Fact Check: Murders Are NOT Only 17% Of Gun-Related Deaths In US; The Number Is More Than Double That

Fact Check

  • by: Ed Payne
Fact Check: Murders Are NOT Only 17% Of Gun-Related Deaths In US; The Number Is More Than Double That 43% Murders

Do murders make up only 17% of gun-related deaths in the United States? No, that's not true: In 2020, the most recent year for which complete data is available, 45,222 people died from gun-related injuries in the United States, according to the Centers for Disease Control and Prevention (CDC). Of that total, 43% were attributed to murder, according to a breakdown by the Pew Research Center.

The claims appeared in a Facebook post on April 8, 2021. It opened:

There are 30,000 gun related deaths per year by firearms, and this number is not disputed. U.S. population 324,059,091 as of Wednesday, June 22, 2016. Do the math: 0.00925% of the population dies from gun related actions each year. Statistically speaking, this is insignificant! What is never told, however, is a breakdown of those 30,000 deaths, to put them in perspective as compared to other causes of death:
β€’ 65% of those deaths are by suicide which would never be prevented by gun laws
β€’ 15% are by law enforcement in the line of duty and justified
β€’ 17% are through criminal activity, gang and drug related or mentally ill persons - gun violence
β€’ 3% are accidental discharge deaths

This is what the post looked like on Facebook at the time of writing:

Facebook Guns.png

(Source: Facebook screenshot taken on Mon Jun 6 19:47:52 2022 UTC)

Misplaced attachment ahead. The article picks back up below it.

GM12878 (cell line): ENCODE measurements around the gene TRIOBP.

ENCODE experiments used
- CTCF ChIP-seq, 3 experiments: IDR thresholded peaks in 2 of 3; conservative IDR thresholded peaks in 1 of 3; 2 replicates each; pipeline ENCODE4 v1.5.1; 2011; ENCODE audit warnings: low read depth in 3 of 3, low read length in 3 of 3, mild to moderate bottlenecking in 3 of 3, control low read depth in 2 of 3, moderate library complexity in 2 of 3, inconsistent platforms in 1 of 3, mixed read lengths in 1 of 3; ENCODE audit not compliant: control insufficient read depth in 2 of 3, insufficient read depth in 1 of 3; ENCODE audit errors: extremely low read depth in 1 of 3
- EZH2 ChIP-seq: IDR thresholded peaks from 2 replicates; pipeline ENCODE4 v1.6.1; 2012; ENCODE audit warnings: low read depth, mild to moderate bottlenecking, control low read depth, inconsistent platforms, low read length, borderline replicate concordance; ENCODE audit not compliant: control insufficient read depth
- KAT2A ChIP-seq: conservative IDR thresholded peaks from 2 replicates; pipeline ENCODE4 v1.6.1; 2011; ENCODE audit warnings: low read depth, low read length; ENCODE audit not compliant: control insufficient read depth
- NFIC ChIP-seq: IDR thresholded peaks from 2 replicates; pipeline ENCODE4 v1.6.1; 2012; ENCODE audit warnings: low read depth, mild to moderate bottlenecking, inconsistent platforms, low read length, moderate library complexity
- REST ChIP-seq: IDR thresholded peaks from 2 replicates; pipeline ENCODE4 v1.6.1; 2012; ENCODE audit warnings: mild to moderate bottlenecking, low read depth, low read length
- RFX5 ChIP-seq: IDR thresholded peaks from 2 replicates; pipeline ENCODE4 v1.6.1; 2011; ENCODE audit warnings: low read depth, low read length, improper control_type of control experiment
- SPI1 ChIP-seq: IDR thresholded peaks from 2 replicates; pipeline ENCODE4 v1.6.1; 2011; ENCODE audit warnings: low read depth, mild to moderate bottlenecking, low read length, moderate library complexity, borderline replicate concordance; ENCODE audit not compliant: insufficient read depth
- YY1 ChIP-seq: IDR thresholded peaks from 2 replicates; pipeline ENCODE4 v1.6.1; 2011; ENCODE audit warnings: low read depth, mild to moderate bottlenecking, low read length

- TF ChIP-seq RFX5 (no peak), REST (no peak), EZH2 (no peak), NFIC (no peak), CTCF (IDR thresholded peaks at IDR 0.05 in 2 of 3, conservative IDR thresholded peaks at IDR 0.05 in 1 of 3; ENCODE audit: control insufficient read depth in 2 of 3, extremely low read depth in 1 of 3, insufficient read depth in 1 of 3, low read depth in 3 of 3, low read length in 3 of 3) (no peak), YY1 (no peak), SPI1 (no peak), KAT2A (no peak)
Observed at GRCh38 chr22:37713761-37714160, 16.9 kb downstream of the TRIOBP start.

Original post from 2017

The source of the numbers used in this post is unclear, but the details were taken from a June 6, 2017, Facebook post by rock star Ted Nugent.

The most recent year with complete data from the CDC is 2020 when 45,222 people died from gun-related injuries in the United States. This is how Pew broke down the death toll due to guns:

  • 54% - Suicide (24,292 deaths)
  • 43% - Murder (19,384)
  • 3% - Other, including unintentional (535), involved law enforcement (611) or had undetermined circumstances (400)

Here's their chart for the statistics:

pie chart.png

(Source: Pew Research Center screenshot taken on Mon Jun 6 21:38:12 2022 UTC)

Nugent's numbers

The FBI defines murder as the "willful (nonnegligent) killing of one human being by another." In his Facebook post, Nugent used his own definition of gun violence -- "criminal activity, gang and drug related or mentally ill persons" -- to exclude 83% of the gun-related deaths in his unsourced tally.

Nugent's Facebook post went on to say:

So technically, 'gun violence' is not 30,000 annually, but drops to 5,100. Still too many? Well, first, how are those deaths spanned across the nation?
β€’ 480 homicides (9.4%) were in Chicago
β€’ 344 homicides (6.7%) were in Baltimore
β€’ 333 homicides (6.5%) were in Detroit
β€’ 119 homicides (2.3%) were in Washington D.C. (a 54% increase over prior years)
So basically, 25% of all gun crime happens in just 4 cities. All 4 of those cities have strict gun laws, so it is not the lack of law that is the root cause.
Using the CDC's 2020 numbers, the breakdown was much different. As 19,384 were murdered with guns -- not 5,100 -- a much smaller percentage of people died in those same cities. Using FBI homicide numbers on the Everytown for Gun Safety website, Lead Stories calculated these percentages:
  • Chicago - 692 (3.6%)
  • Baltimore - 272 (1.4%)
  • Detroit - 290 (1.5%)
  • Washington, D.C. - 187 (0.96%)

So, instead of a quarter of all gun crime happening in just four cities, the figure is about 7.4%.

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  Ed Payne

Ed Payne is a staff writer at Lead Stories. He is an Emmy Award-winning journalist as part of CNN’s coverage of 9/11. Ed worked at CNN for nearly 24 years with the CNN Radio Network and CNN Digital. Most recently, he was a Digital Senior Producer for Gray Television’s Digital Content Center, the company’s digital news hub for 100+ TV stations. Ed also worked as a writer and editor for WebMD. In addition to his journalistic endeavors, Ed is the author of two children’s book series: “The Daily Rounds of a Hound” and “Vail’s Tales.” 

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